Today is the holiday that Jews the world over refer to as the “Day of Atonement.” It’s a solemn day of fasting and prayer, with the fervent hope that we’ve not erred so greatly as to be offed, either individually or collectively, in the coming year.
I’ve been thinking about this ultra fear-based interpretation, and I am a believer in evolution, especially spiritual evolution.
Last week, on Rosh Hashanah, the Jewish New Year, there was one sentence during the service that jumped out at me so profoundly, that I had to write it down.
“These are the days of reflection and hope.”
If ever there was something this angry world could use right now, it’s reflection and hope.
Time to put the phone down, turn the streaming shows off, the constant busyness of life, and stop. Stop to reflect. Stop to ask ourselves how we’ve shown up in the past year and if that’s really served us.
I read the word “atonement” as “at-one-ment.” To me, this day begs us to find our center again, to ground ourselves in whatever it is we believe, and to resurrect within us – hope.
Atonement means to align ourselves with where we come from, and to honor that in how we live our lives.
I believe we do that, not by cowering in the corner, but by owning our God-given power.
For too long, we have seen ourselves as small and powerless. I don’t believe the voices of hate outnumber the voices of love. I just think hate screams louder, like the schoolyard bully, and it’s time for love to stop being silent.
There is a ripple effect for goodness, for kindness, for compassion. It’s time to stop distracting ourselves and get busy with what matters.
That person you’ve lost touch with, call them.
The hard conversation you’ve been avoiding, have it.
The change you’ve been meaning to make, start now.
There is no “big reveal” like in reality television. Mountains get climbed one baby step at a time. Accomplishment happens when you make an agreement with yourself not to stop. Not to stop when it’s inconvenient. Not to stop when it gets hard. Not to stop because you can’t see the view from the top yet. Not to stop just because you don’t know how.
It’s easy to give up. It’s easy to look at our world and lament, “What could poor little ol’ me do about it? I’m just one person.”
But our atonement, regardless of religion, is individual, and it is as individuals that we will save the world. One good deed at a time. One meal for the hungry. One visit to the relative in a nursing home or hospital. One kindness shown to a stranger. One helping hand at a time.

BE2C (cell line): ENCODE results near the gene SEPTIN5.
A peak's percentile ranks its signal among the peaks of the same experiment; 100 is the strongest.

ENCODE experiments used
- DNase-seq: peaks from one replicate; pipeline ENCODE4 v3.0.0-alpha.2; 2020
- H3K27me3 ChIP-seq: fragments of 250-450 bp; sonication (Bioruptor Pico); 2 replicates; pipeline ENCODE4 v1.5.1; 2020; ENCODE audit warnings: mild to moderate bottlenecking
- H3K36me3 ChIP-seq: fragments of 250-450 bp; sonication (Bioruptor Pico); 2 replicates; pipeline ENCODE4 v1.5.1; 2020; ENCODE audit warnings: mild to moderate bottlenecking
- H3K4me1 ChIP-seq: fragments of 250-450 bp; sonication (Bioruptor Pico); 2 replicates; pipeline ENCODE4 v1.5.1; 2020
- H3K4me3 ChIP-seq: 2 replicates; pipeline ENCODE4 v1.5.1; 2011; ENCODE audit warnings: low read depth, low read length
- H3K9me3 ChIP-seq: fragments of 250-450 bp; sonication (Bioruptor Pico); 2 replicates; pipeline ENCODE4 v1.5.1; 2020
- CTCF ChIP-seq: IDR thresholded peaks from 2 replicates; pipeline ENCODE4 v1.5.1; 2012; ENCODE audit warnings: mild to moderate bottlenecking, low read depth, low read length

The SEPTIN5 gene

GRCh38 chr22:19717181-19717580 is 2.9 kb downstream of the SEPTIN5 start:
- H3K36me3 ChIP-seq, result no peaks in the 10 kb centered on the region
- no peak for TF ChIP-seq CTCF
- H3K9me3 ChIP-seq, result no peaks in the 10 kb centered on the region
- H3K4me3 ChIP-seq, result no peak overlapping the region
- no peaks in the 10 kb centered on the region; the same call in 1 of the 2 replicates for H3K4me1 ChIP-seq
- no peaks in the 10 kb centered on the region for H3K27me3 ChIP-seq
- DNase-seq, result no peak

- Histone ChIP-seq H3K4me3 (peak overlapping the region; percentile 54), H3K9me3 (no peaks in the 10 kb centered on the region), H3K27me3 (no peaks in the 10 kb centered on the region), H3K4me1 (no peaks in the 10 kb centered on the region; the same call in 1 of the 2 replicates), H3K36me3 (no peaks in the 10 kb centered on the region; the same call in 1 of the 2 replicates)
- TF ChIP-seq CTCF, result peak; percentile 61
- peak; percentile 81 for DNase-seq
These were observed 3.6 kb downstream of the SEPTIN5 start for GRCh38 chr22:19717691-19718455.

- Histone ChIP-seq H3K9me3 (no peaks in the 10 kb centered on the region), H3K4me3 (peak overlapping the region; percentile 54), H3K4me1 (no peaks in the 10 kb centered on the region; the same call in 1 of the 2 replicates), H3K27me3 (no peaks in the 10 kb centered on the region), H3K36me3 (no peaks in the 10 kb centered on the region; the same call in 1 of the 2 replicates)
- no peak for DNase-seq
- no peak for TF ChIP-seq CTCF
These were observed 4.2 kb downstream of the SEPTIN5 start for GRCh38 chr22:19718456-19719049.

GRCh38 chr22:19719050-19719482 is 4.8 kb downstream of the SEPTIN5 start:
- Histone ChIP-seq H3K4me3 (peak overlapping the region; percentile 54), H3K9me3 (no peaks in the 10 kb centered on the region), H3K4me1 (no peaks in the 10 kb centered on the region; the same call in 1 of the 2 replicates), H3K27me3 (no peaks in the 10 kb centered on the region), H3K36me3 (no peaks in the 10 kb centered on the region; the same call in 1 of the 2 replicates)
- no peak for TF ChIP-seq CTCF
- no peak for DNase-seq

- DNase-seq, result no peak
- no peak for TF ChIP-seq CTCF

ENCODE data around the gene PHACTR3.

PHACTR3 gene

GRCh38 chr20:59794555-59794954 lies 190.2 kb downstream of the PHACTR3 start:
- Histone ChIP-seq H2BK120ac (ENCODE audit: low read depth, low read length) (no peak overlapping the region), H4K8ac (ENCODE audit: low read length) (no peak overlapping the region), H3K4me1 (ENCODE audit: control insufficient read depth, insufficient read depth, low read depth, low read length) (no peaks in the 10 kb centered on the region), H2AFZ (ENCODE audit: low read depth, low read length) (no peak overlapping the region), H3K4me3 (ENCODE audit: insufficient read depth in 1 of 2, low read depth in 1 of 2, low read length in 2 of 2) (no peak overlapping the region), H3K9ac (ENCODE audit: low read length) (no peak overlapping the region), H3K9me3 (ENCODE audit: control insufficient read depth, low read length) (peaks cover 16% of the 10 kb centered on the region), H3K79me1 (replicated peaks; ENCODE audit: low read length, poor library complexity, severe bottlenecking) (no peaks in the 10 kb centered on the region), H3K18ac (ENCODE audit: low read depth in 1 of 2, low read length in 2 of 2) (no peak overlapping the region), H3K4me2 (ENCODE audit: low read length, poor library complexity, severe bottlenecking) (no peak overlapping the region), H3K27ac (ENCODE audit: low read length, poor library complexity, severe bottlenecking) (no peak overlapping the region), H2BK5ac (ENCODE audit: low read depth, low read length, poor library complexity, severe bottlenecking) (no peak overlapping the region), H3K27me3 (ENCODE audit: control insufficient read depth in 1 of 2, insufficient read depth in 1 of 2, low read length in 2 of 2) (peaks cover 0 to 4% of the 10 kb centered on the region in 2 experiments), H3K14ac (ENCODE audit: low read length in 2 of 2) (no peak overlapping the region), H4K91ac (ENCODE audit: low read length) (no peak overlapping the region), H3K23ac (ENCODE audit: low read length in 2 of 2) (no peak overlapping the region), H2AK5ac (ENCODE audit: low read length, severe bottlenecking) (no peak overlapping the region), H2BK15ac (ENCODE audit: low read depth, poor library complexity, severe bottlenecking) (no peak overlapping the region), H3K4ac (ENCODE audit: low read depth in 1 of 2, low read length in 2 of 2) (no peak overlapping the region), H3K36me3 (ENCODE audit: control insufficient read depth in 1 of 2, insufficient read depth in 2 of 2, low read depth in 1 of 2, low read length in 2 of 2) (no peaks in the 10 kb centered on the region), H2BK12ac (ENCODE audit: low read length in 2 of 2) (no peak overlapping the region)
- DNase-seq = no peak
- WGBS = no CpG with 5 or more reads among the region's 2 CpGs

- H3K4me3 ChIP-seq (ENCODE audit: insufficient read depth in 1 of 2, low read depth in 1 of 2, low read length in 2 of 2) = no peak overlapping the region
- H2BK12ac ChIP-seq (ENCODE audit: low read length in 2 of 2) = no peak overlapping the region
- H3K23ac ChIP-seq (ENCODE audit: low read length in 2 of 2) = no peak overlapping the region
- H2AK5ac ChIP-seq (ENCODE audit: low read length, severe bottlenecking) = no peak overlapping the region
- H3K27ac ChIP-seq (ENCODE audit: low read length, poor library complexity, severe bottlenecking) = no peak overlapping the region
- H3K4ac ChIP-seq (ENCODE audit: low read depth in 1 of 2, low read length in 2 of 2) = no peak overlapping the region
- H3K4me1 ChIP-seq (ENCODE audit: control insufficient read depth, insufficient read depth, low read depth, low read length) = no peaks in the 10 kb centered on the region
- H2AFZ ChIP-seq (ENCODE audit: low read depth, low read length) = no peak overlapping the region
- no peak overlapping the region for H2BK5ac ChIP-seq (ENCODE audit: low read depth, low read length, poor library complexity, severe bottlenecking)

There was one Rosa Parks. One Abraham Lincoln. There was also one Adolph Hitler.
To ask for forgiveness without a change in behavior is meaningless. It doesn’t serve us to beg for something when we are unwilling to change ourselves. God is not some magician, waving a magic wand just because we don’t want to clean up our own messes.
I have been told my unhappiness stems from my expectations not being met. That may be true, but I can’t help but believe we have the potential for peace and expect us to figure that out.
I can’t help but hope that humanity will wake up to the fact that what happens to one of us, happens to all of us, and expect us to behave accordingly. And I am unwilling to let go of the belief that we are our brother’s keeper.
It’s true, I expect a lot. And I’m heartbroken when I look at a world that doesn’t seem to grasp even the simplest idea of treating others the way we want to be treated.
But my job isn’t to tell everyone what to do, much as I'd really enjoy that. It’s not even to get it all done myself.
My job is to live my life and make my reach such that the kind of world I want to live in becomes inevitable.
It’s big. It’s bold. It’s doable.
It requires changing only one person – me.
What does “at-one-ment” mean to you? What could we all sacrifice to be "at-one?"
These are the days of reflection and hope.
May they also be the days we reawaken to our potential and become the best versions of ourselves.